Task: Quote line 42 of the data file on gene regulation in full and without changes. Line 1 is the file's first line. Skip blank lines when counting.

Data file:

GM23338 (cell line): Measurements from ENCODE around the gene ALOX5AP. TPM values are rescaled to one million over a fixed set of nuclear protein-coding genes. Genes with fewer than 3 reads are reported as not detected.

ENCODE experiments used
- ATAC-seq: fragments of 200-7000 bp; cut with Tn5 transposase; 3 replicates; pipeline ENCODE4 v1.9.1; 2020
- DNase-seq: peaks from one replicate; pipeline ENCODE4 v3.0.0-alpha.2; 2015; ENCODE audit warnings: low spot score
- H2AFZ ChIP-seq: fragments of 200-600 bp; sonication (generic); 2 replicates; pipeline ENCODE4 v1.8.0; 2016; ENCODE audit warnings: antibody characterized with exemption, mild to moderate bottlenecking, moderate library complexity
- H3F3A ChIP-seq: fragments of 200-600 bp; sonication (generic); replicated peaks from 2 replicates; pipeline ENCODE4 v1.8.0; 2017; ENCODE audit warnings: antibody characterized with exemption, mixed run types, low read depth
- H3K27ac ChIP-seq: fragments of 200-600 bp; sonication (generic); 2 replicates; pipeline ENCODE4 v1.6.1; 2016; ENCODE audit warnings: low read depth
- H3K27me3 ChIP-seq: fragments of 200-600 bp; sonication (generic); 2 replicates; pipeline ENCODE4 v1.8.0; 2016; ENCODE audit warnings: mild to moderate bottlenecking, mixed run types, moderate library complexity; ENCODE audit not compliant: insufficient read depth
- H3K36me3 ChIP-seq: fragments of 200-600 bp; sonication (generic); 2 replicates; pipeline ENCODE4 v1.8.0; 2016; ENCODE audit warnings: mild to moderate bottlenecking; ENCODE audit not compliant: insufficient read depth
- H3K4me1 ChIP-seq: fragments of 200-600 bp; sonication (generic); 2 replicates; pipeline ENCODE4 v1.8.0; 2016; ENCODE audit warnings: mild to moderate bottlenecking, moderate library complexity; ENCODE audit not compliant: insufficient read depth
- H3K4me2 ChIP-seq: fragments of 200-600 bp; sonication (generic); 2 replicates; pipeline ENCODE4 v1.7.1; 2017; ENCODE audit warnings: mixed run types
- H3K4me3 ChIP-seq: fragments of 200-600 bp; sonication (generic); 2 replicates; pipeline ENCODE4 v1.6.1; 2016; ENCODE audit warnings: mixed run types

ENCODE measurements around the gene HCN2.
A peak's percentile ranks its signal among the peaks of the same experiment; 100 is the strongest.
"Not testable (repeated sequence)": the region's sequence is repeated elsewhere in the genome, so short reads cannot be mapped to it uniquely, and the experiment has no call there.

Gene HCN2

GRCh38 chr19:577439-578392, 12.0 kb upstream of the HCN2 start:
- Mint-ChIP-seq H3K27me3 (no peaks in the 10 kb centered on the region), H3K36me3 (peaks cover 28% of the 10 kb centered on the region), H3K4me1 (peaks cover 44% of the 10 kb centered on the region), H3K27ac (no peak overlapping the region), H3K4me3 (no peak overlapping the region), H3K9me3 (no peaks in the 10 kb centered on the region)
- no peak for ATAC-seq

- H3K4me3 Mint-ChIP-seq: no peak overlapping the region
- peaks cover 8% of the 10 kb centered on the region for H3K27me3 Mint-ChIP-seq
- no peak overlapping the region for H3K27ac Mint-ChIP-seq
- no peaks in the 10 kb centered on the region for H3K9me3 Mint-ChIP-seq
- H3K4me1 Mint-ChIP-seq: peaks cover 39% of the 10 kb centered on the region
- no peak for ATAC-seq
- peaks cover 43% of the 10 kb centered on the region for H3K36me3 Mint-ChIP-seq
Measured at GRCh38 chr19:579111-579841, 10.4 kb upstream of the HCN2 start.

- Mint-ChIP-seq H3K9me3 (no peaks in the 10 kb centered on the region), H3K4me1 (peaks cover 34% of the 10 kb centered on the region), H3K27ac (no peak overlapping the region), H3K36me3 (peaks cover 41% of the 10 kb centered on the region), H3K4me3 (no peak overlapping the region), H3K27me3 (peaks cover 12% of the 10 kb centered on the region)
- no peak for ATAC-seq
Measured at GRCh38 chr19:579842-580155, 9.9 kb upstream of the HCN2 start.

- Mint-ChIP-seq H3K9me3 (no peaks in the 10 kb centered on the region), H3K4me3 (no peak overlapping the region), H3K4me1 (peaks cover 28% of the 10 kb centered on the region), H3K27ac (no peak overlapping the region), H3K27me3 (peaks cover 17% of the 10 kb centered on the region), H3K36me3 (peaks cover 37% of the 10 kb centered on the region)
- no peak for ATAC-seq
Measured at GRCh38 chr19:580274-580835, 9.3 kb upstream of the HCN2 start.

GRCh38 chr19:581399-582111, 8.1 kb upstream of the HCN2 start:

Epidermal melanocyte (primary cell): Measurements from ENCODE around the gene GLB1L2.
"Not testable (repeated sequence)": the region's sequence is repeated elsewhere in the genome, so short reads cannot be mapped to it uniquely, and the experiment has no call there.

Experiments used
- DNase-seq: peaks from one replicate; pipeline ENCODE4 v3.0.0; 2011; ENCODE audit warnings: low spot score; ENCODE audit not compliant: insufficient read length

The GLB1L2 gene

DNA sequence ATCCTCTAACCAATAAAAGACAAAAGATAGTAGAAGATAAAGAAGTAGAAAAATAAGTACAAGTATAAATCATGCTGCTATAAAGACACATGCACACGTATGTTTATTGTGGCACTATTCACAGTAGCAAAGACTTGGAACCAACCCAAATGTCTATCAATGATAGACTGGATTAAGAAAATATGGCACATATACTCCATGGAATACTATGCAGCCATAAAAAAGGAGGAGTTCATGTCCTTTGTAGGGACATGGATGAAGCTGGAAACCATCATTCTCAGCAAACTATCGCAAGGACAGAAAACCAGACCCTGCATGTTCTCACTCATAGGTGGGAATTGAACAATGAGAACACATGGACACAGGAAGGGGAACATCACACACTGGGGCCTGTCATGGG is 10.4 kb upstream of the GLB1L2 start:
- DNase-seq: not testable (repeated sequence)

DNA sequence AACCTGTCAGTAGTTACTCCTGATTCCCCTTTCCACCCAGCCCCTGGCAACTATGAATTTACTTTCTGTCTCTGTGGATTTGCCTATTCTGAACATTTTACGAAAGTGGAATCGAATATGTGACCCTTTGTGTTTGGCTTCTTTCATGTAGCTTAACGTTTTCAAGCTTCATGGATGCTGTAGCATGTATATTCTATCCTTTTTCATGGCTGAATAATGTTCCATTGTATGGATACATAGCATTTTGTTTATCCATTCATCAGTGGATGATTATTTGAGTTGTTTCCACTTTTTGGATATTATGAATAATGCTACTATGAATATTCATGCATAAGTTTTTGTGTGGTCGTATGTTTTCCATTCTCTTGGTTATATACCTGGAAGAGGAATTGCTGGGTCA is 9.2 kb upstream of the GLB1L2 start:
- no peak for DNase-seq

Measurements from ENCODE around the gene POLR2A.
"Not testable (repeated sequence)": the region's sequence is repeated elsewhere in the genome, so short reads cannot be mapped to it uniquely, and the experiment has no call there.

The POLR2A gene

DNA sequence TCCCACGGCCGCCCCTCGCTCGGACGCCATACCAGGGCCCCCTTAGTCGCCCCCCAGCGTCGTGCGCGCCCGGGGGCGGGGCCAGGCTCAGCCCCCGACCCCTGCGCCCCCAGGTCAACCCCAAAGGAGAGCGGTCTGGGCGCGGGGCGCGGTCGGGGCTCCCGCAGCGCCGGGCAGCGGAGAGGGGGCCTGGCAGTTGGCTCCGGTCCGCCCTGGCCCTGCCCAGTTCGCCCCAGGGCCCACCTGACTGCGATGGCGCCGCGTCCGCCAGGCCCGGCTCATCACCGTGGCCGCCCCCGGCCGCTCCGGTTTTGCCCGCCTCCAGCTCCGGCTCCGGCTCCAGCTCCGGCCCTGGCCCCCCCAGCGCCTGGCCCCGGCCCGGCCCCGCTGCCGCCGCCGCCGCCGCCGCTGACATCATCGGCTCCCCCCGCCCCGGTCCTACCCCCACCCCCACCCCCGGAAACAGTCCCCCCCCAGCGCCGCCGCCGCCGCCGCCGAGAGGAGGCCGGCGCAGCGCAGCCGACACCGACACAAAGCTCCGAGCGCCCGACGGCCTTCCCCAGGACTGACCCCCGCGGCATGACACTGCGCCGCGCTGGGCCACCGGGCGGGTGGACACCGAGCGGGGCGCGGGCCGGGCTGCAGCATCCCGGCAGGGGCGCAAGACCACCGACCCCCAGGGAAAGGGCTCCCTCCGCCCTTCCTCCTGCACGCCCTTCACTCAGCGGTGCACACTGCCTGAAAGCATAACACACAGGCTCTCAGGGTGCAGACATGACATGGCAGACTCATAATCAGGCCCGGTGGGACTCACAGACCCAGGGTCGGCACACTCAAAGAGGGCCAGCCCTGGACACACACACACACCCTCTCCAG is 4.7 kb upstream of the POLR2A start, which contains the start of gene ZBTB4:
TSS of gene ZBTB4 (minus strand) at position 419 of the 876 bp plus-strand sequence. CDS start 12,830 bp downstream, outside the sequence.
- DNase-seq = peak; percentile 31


DNA sequence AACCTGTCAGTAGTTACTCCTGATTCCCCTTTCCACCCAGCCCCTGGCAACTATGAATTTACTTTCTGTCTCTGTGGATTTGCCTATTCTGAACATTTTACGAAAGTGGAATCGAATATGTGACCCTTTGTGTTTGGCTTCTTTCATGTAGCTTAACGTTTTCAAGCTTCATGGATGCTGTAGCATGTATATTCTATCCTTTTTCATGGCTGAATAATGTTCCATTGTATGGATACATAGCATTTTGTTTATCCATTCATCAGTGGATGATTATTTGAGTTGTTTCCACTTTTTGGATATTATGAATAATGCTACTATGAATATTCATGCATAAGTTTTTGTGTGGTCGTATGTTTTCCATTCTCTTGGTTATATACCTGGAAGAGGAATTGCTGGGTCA is 9.2 kb upstream of the GLB1L2 start: